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How to make the most of summer's rambling raspberries

Even as they take over the garden, the versatility of raspberries on the plate is hard to match.


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One of the best things I did in my garden a few years ago was to plant raspberry bushes. It was also one of the worst things I did.

I'll explain. But first a bit of personal history.

My father was the total gardener. He supplied not only our family, but much of the neighborhood with bouquets of cut flowers, vegetables, fruits, and berries. And did we have berries! Does Cher have tattoos? We were buried in berries – strawberries, blackberries, currants, blueberries. Even gooseberries. But raspberries were everyone's favorite.

Plump and red, they dangled like a sultan's treasury of pigeon-blood rubies on 5-foot-high canes protected by menacing thorns. It was my job to harvest them. No problem. I was brave. I was 5.

Early in the morning dew, I'd venture out in the backyard and, like St. George confronting the dragon, but without a suit of armor and armed only with a long bamboo pole, I'd stealthily creep up on the unsuspecting stalks. Then, attack! A few deft whacks and it was raining raspberries. Quickly gathering up the berried treasure I'd hightail it back to the house where the breakfast table was already set with bowls of cornflakes and a bottle of cold, heavy cream. Ambrosia.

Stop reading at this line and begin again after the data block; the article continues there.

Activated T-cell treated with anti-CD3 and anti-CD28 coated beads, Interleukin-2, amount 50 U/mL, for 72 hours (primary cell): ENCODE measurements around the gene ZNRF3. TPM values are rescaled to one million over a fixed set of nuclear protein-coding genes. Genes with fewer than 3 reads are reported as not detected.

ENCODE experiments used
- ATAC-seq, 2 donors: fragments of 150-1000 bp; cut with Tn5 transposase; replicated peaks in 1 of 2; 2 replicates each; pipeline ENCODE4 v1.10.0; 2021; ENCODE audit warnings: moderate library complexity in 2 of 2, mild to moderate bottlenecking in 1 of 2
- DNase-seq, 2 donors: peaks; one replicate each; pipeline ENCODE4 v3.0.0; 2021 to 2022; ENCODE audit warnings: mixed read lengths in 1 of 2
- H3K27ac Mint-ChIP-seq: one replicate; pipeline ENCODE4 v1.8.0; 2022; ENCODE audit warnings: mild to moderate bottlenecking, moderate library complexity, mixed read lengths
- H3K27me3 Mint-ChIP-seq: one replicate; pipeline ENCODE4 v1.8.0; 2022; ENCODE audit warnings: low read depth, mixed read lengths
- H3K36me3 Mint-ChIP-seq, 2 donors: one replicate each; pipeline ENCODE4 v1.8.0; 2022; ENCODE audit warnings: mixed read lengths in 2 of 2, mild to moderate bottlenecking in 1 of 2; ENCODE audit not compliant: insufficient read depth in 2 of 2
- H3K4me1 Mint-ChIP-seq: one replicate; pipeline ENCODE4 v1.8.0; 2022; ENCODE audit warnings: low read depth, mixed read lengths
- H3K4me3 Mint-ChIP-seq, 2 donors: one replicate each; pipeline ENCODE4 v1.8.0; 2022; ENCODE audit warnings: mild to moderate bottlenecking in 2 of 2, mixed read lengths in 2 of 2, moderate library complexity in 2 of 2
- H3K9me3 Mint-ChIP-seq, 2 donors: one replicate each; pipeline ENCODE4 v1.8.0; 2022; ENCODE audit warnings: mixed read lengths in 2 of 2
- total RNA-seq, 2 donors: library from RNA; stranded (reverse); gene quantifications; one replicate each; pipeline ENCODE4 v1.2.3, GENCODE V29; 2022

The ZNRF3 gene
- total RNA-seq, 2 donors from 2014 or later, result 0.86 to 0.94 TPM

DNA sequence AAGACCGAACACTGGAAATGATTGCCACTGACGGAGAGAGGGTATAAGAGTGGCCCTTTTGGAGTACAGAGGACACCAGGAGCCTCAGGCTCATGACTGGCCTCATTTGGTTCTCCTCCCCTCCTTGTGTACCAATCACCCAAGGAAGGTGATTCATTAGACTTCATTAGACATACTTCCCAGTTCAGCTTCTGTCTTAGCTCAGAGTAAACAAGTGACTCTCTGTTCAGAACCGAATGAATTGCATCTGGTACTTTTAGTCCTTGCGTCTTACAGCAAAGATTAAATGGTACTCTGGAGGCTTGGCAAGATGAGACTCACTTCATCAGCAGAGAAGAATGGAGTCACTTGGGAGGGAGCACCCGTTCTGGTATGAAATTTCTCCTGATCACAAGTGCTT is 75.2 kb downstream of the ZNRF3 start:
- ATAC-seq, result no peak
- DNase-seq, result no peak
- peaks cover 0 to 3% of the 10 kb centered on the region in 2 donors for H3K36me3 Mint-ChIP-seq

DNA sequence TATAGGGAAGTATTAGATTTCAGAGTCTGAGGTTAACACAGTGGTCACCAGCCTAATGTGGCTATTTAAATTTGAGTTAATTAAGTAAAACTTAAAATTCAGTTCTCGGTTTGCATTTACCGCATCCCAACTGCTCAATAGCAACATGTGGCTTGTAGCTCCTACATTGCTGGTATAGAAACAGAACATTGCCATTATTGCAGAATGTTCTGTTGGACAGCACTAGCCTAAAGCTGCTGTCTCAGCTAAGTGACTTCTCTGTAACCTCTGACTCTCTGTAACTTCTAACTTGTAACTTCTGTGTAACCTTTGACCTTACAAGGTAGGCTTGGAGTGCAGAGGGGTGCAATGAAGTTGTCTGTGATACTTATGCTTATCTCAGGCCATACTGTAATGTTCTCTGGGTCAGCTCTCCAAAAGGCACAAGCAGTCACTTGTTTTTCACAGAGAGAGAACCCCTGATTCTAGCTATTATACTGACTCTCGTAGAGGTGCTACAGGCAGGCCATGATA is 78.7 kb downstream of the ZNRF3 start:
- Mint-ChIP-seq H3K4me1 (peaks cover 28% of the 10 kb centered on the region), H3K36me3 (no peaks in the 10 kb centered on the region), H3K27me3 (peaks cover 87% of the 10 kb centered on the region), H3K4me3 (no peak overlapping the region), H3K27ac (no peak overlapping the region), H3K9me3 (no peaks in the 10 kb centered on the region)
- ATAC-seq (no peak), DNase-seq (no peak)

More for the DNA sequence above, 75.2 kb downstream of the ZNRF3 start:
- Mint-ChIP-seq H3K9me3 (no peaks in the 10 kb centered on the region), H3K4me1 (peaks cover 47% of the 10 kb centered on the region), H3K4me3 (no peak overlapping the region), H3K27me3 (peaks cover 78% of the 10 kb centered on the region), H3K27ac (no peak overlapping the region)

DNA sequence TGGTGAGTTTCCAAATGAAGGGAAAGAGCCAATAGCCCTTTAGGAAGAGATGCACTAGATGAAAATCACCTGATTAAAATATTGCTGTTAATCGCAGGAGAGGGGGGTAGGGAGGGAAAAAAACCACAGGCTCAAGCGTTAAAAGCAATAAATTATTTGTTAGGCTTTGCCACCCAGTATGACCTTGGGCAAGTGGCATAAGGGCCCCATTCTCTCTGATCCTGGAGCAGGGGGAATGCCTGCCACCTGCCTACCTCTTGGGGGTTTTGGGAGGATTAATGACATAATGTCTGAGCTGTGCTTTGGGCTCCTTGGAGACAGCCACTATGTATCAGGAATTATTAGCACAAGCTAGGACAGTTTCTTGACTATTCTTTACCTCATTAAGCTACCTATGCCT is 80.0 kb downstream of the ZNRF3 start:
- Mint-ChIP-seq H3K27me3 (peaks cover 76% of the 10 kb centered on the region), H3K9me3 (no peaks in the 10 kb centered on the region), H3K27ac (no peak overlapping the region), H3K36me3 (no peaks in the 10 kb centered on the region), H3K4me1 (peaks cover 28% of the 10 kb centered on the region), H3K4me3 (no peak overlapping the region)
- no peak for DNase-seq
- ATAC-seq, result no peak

Over the decades, much of our land was sold, and our bountiful berry patch finally succumbed to landscaping and an in-ground swimming pool.

So, eager to relive those daring days of yore, I planted a hedgerow of raspberries when I moved five years ago.

A local nursery sold foot-long, rooted raspberry stalks. And not just the usual red, yellow, and black; every bearing and fall-fruiting variety. I had to have some of each.

The first year they rested, the next year they ran, the third year they raced! They invaded my rhubarb, my potato patch, and now, I suspect, they're plotting to advance toward my tomatoes and cukes.

I could go up to the garden in cover of darkness with a machete and hack them all down, I just don't have the heart. I love them too much. And besides, my neighbors are counting on them to top their cornflakes and cold, heavy cream!


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